Although it was initially thought that breast milk was a sterile liquid, recent research has shown that breast milk has its own microbiota that may have two origins. First, it is possible that the infant’s mouth or maternal skin may provide the milk with some bacteria. Secondly, scientists have suggested an internal route by which maternal bacterial strains are transferred from the maternal intestine to mammary ducts and milk through lymph/blood circulation.
Breast milk contains a rich and diverse microbial community that is as unique as a fingerprint and exquisitely tailored to meet the baby’s nutritional needs. Its composition is mainly made up of Staphylococcus and Streptococcus, followed by Lactobacillus and Bifidobacterium species.
Scientists are only just beginning to understand the countless benefits of human milk, from proper growth and development to a high performance in intelligence tests later in life, which depend on the breast milk microbiota but also on a wide range of nutrients and other compounds that have yet to be fully characterized.
It is also worth noting that maternal obesity, allergy and celiac disease, birth by cesarean section and receiving antibiotics during pregnancy and lactation can reduce the mother’s gut and breast milk colonization by protective bifidobacteria, which in turn could affect the infant immune system’s development, with a potential impact on later health.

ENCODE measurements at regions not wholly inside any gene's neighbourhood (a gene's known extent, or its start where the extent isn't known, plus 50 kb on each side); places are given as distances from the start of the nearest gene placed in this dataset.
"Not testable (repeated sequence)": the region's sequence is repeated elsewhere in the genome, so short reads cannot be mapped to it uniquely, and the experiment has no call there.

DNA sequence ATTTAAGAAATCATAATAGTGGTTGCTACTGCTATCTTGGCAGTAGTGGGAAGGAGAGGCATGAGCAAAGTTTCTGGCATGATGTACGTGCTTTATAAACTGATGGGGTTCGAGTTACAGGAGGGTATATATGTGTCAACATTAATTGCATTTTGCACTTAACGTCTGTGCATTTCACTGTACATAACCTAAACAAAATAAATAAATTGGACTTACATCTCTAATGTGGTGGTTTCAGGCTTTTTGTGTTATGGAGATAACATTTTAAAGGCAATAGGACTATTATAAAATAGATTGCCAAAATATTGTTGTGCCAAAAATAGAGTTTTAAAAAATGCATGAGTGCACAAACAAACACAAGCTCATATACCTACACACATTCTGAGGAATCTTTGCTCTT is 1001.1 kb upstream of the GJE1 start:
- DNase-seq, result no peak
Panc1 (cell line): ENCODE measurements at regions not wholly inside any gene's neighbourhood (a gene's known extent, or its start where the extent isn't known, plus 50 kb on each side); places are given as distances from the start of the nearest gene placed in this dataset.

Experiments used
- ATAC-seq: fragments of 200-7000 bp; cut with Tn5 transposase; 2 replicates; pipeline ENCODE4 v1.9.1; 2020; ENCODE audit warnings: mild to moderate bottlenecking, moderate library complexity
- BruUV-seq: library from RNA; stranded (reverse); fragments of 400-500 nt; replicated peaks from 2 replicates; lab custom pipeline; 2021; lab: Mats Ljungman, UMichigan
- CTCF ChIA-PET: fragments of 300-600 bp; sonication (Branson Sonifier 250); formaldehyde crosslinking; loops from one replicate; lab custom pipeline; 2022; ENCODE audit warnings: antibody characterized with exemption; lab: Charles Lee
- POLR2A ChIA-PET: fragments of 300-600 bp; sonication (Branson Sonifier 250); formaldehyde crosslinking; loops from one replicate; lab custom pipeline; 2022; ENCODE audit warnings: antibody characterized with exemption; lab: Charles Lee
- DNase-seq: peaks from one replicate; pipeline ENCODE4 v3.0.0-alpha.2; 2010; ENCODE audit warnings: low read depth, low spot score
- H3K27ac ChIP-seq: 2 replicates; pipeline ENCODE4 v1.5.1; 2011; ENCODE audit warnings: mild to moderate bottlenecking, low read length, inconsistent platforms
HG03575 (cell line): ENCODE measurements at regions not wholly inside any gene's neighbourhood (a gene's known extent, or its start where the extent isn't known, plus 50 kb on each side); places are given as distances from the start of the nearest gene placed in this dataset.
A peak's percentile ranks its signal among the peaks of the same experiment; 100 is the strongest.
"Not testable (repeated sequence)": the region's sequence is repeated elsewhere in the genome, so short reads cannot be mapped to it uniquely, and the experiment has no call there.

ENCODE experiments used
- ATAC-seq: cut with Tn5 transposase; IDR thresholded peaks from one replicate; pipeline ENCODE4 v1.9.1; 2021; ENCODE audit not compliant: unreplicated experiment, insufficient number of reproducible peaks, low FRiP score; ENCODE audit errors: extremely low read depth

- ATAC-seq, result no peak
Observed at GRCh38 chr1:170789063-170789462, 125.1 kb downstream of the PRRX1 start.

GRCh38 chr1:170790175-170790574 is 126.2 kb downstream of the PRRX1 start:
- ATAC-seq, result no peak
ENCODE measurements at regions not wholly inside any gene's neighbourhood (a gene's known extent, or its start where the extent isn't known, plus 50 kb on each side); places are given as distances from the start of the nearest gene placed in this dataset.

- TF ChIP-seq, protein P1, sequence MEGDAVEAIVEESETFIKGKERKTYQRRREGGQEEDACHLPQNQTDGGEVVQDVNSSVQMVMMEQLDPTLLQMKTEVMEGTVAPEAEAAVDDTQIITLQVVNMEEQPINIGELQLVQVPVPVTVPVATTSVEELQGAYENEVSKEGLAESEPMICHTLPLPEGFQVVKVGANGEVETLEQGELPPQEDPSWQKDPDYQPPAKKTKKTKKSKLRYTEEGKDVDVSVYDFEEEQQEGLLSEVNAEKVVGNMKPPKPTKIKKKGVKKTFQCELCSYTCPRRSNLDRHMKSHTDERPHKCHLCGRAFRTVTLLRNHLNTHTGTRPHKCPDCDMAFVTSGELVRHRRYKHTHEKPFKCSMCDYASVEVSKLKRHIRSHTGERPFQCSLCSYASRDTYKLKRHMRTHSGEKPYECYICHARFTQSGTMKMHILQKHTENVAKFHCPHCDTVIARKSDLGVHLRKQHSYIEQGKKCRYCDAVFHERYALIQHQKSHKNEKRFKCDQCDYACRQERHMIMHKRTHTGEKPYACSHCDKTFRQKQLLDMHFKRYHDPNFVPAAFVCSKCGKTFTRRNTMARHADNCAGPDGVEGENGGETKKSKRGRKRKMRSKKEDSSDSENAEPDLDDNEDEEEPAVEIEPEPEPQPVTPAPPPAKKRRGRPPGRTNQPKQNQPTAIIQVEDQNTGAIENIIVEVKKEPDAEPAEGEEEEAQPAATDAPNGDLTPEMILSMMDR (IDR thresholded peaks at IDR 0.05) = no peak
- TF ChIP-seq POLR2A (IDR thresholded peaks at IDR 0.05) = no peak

What can bifidobacteria do for infant health?
The genus Bifidobacterium is the most abundant bacterium in the gut of healthy breastfed infants, although its levels decrease in adulthood, which suggests the important role of that bacterium in infant growth and development.
Bifidobacteria work alone and increase the presence of other health-related microbes (e.g., butyrate producers such as Faecalibacterium prausnitzii and Eubacterium species) on the journey toward the maturation of gut microbiome composition, resulting in a wealth of health benefits for the child, which include:
- limiting the colonization of the infant gut by pathogen microbes,
- strengthening the gut barrier function,
- degrading dietary fiber and providing essential nutrients, and
- having anti-inflammatory properties.
The role of bifidobacteria in shaping gut health and the immune system of newborns and children has been one of the most widely studied areas in gut microbiota research. Having the right balance of Bifidobacterium strains in the infant gut plays an important role in educating the immune system and preventing inadequate inflammatory responses that can lead to common conditions, including allergy, type 1 diabetes and inflammatory bowel diseases.